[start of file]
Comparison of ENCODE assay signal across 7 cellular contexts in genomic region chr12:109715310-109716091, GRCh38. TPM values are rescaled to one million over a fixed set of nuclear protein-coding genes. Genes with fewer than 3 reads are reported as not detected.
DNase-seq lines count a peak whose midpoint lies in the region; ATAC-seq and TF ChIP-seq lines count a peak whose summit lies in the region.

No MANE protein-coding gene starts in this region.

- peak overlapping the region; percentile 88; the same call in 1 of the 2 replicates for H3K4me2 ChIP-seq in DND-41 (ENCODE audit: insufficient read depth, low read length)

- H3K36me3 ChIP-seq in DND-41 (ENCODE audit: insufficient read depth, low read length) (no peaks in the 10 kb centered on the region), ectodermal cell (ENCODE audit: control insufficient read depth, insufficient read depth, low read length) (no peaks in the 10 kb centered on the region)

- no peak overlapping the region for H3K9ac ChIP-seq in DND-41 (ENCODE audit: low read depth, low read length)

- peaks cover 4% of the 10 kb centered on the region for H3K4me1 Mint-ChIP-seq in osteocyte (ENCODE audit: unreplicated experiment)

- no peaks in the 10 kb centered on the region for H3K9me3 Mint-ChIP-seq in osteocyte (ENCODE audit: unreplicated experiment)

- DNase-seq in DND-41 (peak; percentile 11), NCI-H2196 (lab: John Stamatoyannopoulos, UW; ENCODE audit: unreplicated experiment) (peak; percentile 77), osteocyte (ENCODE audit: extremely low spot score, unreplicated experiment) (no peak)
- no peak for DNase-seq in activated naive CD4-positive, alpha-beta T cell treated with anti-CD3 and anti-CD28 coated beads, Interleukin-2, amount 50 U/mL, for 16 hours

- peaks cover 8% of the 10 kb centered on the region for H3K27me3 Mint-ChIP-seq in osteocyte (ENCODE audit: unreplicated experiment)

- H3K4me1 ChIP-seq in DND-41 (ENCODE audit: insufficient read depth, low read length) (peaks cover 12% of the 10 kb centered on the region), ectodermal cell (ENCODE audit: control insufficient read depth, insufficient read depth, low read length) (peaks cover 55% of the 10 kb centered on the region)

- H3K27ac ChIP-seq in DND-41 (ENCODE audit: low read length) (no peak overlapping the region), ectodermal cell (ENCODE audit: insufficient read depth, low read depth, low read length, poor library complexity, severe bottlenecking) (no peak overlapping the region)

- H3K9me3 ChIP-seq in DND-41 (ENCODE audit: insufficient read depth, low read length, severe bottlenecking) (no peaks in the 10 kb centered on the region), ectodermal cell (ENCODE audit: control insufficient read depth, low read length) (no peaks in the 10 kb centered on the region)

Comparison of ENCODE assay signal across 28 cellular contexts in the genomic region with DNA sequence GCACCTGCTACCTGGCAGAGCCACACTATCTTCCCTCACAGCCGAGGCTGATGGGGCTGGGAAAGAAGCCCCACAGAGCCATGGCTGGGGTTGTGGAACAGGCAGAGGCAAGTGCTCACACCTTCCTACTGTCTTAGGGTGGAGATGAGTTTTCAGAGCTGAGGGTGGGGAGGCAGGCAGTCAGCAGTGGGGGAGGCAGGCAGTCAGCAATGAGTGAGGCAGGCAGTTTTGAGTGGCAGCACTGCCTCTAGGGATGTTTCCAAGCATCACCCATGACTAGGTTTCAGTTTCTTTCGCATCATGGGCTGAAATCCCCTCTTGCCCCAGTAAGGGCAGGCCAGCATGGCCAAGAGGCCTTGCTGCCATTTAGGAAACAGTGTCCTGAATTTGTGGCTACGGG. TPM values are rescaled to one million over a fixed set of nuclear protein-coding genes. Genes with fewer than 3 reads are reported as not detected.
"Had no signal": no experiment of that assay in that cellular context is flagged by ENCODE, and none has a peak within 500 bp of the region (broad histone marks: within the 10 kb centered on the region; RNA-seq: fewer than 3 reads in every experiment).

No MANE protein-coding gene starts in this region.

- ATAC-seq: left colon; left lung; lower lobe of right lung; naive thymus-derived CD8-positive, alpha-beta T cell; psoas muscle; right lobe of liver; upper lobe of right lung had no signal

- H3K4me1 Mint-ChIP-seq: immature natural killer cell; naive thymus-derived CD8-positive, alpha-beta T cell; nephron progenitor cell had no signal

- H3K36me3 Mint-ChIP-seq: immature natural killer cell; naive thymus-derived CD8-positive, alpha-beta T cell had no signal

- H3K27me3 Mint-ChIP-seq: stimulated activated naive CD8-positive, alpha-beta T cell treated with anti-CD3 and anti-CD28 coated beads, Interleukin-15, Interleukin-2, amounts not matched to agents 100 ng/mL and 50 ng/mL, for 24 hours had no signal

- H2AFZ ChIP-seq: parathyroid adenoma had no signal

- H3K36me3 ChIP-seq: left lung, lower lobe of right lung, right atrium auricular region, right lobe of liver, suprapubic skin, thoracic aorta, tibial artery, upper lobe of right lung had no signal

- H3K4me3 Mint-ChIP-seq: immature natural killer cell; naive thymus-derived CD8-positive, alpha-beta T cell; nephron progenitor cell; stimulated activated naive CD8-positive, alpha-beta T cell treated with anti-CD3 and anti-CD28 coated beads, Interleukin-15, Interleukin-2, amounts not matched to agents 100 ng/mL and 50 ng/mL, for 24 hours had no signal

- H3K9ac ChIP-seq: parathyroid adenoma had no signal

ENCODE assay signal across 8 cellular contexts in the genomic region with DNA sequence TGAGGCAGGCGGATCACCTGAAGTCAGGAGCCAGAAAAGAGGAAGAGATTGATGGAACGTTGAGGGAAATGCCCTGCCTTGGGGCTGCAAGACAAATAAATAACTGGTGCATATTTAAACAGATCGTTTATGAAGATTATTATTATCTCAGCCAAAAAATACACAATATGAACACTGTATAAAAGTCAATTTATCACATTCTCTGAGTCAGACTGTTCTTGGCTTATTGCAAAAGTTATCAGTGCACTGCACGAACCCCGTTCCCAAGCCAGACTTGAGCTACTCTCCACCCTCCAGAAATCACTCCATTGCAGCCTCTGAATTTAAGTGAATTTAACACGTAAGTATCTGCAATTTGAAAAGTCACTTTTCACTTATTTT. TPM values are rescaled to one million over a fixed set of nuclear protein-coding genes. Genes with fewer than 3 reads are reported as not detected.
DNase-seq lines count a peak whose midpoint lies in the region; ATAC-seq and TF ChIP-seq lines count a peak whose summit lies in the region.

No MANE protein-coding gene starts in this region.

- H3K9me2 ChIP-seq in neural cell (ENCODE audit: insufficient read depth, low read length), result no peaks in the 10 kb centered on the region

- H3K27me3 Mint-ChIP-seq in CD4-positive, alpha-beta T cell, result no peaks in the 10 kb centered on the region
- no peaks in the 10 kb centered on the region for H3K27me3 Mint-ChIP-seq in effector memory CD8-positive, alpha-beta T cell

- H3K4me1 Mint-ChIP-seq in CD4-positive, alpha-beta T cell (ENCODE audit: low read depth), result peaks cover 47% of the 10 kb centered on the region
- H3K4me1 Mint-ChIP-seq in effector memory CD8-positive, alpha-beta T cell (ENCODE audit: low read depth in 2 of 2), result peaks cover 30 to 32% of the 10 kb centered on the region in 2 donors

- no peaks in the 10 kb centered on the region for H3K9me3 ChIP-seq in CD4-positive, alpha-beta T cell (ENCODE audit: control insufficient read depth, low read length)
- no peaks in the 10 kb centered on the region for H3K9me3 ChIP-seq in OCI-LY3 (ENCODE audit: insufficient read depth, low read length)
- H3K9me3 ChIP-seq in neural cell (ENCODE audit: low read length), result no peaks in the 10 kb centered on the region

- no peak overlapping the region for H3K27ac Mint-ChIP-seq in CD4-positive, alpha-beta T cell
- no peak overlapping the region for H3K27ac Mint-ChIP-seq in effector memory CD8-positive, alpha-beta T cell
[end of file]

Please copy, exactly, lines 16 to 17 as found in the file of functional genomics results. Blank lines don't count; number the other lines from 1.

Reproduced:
"Had no signal": no experiment of that assay in that cellular context is flagged by ENCODE, and none has a peak within 500 bp of the region (broad histone marks: within the 10 kb centered on the region; RNA-seq: fewer than 3 reads in every experiment).

No MANE protein-coding gene starts in this region.